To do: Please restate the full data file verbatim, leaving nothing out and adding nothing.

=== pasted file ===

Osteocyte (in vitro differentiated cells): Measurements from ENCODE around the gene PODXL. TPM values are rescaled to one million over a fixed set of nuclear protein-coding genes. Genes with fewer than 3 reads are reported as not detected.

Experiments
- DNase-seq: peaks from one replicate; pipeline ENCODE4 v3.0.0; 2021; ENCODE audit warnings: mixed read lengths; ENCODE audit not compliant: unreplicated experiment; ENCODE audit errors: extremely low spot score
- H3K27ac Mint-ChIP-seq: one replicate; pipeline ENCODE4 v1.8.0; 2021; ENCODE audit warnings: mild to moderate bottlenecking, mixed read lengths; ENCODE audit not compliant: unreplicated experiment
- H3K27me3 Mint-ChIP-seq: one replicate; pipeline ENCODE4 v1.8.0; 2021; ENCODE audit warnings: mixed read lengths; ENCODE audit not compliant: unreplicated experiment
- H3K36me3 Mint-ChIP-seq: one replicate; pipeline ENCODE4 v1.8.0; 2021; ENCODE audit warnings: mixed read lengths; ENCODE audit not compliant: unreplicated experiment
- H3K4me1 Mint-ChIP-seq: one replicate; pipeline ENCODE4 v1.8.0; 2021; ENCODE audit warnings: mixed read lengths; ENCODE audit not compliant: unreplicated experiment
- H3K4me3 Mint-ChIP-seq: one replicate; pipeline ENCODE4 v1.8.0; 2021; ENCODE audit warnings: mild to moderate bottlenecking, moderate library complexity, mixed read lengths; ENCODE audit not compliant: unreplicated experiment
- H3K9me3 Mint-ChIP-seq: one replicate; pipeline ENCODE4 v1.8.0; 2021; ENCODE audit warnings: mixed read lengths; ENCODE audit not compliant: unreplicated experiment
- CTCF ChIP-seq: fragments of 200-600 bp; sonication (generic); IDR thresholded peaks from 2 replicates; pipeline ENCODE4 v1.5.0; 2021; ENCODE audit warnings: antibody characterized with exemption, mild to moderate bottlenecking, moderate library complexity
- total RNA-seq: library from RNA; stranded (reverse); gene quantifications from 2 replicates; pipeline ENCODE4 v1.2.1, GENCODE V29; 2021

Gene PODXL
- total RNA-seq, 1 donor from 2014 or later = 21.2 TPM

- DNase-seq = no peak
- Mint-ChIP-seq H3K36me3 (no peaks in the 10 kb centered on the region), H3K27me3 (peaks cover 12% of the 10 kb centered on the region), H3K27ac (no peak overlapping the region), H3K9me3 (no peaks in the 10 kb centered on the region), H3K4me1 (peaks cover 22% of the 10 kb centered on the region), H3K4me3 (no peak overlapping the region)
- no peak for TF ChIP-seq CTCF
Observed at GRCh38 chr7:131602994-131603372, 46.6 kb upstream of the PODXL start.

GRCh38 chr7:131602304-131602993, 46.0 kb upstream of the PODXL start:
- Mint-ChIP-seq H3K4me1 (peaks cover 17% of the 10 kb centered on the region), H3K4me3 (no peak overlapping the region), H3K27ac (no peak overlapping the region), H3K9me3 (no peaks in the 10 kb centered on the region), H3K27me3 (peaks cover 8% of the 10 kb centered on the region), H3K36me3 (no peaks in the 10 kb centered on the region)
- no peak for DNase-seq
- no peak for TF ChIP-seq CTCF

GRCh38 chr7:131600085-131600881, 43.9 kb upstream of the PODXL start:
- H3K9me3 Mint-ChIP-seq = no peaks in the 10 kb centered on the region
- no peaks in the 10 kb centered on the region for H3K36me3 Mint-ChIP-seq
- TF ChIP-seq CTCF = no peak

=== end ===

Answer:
Osteocyte (in vitro differentiated cells): Measurements from ENCODE around the gene PODXL. TPM values are rescaled to one million over a fixed set of nuclear protein-coding genes. Genes with fewer than 3 reads are reported as not detected.

Experiments
- DNase-seq: peaks from one replicate; pipeline ENCODE4 v3.0.0; 2021; ENCODE audit warnings: mixed read lengths; ENCODE audit not compliant: unreplicated experiment; ENCODE audit errors: extremely low spot score
- H3K27ac Mint-ChIP-seq: one replicate; pipeline ENCODE4 v1.8.0; 2021; ENCODE audit warnings: mild to moderate bottlenecking, mixed read lengths; ENCODE audit not compliant: unreplicated experiment
- H3K27me3 Mint-ChIP-seq: one replicate; pipeline ENCODE4 v1.8.0; 2021; ENCODE audit warnings: mixed read lengths; ENCODE audit not compliant: unreplicated experiment
- H3K36me3 Mint-ChIP-seq: one replicate; pipeline ENCODE4 v1.8.0; 2021; ENCODE audit warnings: mixed read lengths; ENCODE audit not compliant: unreplicated experiment
- H3K4me1 Mint-ChIP-seq: one replicate; pipeline ENCODE4 v1.8.0; 2021; ENCODE audit warnings: mixed read lengths; ENCODE audit not compliant: unreplicated experiment
- H3K4me3 Mint-ChIP-seq: one replicate; pipeline ENCODE4 v1.8.0; 2021; ENCODE audit warnings: mild to moderate bottlenecking, moderate library complexity, mixed read lengths; ENCODE audit not compliant: unreplicated experiment
- H3K9me3 Mint-ChIP-seq: one replicate; pipeline ENCODE4 v1.8.0; 2021; ENCODE audit warnings: mixed read lengths; ENCODE audit not compliant: unreplicated experiment
- CTCF ChIP-seq: fragments of 200-600 bp; sonication (generic); IDR thresholded peaks from 2 replicates; pipeline ENCODE4 v1.5.0; 2021; ENCODE audit warnings: antibody characterized with exemption, mild to moderate bottlenecking, moderate library complexity
- total RNA-seq: library from RNA; stranded (reverse); gene quantifications from 2 replicates; pipeline ENCODE4 v1.2.1, GENCODE V29; 2021

Gene PODXL
- total RNA-seq, 1 donor from 2014 or later = 21.2 TPM

- DNase-seq = no peak
- Mint-ChIP-seq H3K36me3 (no peaks in the 10 kb centered on the region), H3K27me3 (peaks cover 12% of the 10 kb centered on the region), H3K27ac (no peak overlapping the region), H3K9me3 (no peaks in the 10 kb centered on the region), H3K4me1 (peaks cover 22% of the 10 kb centered on the region), H3K4me3 (no peak overlapping the region)
- no peak for TF ChIP-seq CTCF
Observed at GRCh38 chr7:131602994-131603372, 46.6 kb upstream of the PODXL start.

GRCh38 chr7:131602304-131602993, 46.0 kb upstream of the PODXL start:
- Mint-ChIP-seq H3K4me1 (peaks cover 17% of the 10 kb centered on the region), H3K4me3 (no peak overlapping the region), H3K27ac (no peak overlapping the region), H3K9me3 (no peaks in the 10 kb centered on the region), H3K27me3 (peaks cover 8% of the 10 kb centered on the region), H3K36me3 (no peaks in the 10 kb centered on the region)
- no peak for DNase-seq
- no peak for TF ChIP-seq CTCF

GRCh38 chr7:131600085-131600881, 43.9 kb upstream of the PODXL start:
- H3K9me3 Mint-ChIP-seq = no peaks in the 10 kb centered on the region
- no peaks in the 10 kb centered on the region for H3K36me3 Mint-ChIP-seq
- TF ChIP-seq CTCF = no peak